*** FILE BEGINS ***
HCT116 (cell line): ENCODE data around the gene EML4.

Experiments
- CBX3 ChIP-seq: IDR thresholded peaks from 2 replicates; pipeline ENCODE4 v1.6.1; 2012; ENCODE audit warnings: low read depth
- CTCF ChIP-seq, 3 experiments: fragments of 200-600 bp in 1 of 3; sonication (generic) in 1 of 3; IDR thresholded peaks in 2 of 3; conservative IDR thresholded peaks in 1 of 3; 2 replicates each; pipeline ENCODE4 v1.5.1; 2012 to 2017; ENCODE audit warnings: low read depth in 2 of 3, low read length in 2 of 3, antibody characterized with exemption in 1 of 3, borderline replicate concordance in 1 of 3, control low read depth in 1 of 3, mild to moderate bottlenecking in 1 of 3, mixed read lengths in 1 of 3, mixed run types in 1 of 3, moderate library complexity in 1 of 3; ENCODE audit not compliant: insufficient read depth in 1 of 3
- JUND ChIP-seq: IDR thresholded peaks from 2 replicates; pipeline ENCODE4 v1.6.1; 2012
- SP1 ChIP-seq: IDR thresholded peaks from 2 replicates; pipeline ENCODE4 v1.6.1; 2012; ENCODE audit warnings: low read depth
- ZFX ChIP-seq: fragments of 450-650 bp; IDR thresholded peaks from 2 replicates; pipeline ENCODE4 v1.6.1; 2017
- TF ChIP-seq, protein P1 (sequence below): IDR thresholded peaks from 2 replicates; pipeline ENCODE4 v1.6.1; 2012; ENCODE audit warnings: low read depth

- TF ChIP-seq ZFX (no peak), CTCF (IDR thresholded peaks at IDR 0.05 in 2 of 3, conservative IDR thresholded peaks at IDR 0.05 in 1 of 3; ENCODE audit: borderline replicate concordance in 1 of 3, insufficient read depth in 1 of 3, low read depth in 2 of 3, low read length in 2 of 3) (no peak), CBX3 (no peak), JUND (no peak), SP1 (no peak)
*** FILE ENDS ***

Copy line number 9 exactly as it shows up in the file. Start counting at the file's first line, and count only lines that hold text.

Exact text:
- TF ChIP-seq ZFX (no peak), CTCF (IDR thresholded peaks at IDR 0.05 in 2 of 3, conservative IDR thresholded peaks at IDR 0.05 in 1 of 3; ENCODE audit: borderline replicate concordance in 1 of 3, insufficient read depth in 1 of 3, low read depth in 2 of 3, low read length in 2 of 3) (no peak), CBX3 (no peak), JUND (no peak), SP1 (no peak)